Last night I was part of a discussion about how to grow our choir. Our numbers fluctuate at times, but it seems like lately we’ve settled at the lowest participation rate that we’ve ever seen. We tossed around a lot of ideas. Should we change the time on the same night? Should we meet on a different night? Should we try weekends? Would it even matter?
I don’t think that it’s that people don’t want to be there.
I don’t think it’s because people don’t enjoy it.
I don’t think it’s because people don’t care.
I think it’s because people are tired.
And this problem certainly isn’t exclusive to church choirs.
I see it in schools and hospitals and clubs and other organizations.
Our universe is (literally) constantly expanding. Our world is (figuratively) constantly expanding.
And while our waistlines may literally be expanding, our physical capabilities are not.
We want to contribute to every thing that is important to us
But we still have to sleep and have some time to recharge.
We are all involved in so many things
(some of them are really, really good things)
that it makes it hard to really be committed to any of them.
Because of our extensive obligations, we have lost the ability to joyfully say yes to things that we really want to do.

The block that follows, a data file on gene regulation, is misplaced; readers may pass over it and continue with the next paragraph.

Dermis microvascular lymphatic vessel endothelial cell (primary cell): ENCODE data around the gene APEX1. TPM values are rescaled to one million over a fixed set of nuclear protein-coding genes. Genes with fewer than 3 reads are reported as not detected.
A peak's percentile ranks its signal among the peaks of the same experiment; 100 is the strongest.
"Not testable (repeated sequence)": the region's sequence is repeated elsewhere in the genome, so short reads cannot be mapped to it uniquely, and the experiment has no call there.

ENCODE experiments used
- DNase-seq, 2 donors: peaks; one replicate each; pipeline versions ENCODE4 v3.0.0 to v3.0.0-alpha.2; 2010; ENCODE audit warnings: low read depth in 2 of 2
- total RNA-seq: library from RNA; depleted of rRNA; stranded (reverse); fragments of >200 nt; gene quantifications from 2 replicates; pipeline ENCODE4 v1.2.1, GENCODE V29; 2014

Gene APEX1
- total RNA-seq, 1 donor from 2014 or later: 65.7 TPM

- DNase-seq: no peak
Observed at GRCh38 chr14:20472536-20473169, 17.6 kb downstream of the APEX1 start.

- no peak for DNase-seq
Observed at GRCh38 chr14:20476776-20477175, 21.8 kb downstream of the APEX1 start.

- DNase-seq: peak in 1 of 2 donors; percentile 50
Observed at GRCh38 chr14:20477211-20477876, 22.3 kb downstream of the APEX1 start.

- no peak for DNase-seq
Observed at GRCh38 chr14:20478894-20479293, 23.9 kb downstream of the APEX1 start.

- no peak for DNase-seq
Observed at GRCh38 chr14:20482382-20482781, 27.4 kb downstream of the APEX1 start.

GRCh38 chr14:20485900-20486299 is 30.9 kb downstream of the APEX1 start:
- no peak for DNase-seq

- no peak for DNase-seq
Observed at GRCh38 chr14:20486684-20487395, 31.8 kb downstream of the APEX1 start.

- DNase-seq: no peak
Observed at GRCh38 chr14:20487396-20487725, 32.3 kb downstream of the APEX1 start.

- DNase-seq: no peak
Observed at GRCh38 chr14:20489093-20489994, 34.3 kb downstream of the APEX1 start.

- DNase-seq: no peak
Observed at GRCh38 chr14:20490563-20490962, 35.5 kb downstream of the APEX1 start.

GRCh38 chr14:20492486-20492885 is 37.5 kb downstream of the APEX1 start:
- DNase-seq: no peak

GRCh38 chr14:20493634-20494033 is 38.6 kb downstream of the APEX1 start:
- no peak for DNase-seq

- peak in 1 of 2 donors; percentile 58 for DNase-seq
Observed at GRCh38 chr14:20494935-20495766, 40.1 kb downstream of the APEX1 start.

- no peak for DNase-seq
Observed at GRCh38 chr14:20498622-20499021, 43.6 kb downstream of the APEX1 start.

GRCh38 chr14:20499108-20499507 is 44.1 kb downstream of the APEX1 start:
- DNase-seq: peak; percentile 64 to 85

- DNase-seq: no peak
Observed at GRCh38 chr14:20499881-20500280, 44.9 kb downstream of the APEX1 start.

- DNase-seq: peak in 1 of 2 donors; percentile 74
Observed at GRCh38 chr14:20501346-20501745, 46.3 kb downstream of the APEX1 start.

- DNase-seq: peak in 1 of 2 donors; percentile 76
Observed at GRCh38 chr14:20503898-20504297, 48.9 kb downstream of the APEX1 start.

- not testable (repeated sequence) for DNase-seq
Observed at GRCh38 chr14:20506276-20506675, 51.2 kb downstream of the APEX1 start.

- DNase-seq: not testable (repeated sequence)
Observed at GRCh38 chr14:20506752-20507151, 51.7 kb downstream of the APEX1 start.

Because we find ourselves doing what has to be done, we aren’t allowing ourselves to enjoy what we want to do.
Because we struggle to keep up with everysinglelittlething, we aren’t able to sit and savor the moment.
And I think it’s killing us.
We think we are living, but are we?
Are we really living or are we merely surviving?
I am at a place in my life when I am craving simplicity.
We have cut back on going and doing and focused more on staying and being.
We have been much more purposeful about saying yes and no – to ourselves, to others, to things, to activities.
We have taken a step back to try and figure out not which things are most important,
(because there are so many important opportunities out there, it’s hard to decide which is most important)
but which things deserve our attention most.
We certainly don’t have it all figured out.
We sometimes waste our time and resources on things that we shouldn’t.
We sometimes lose focus on what is really most important.
We often get caught up in this society-of-yes that we live in.
But we are trying.
And I hope you will, too.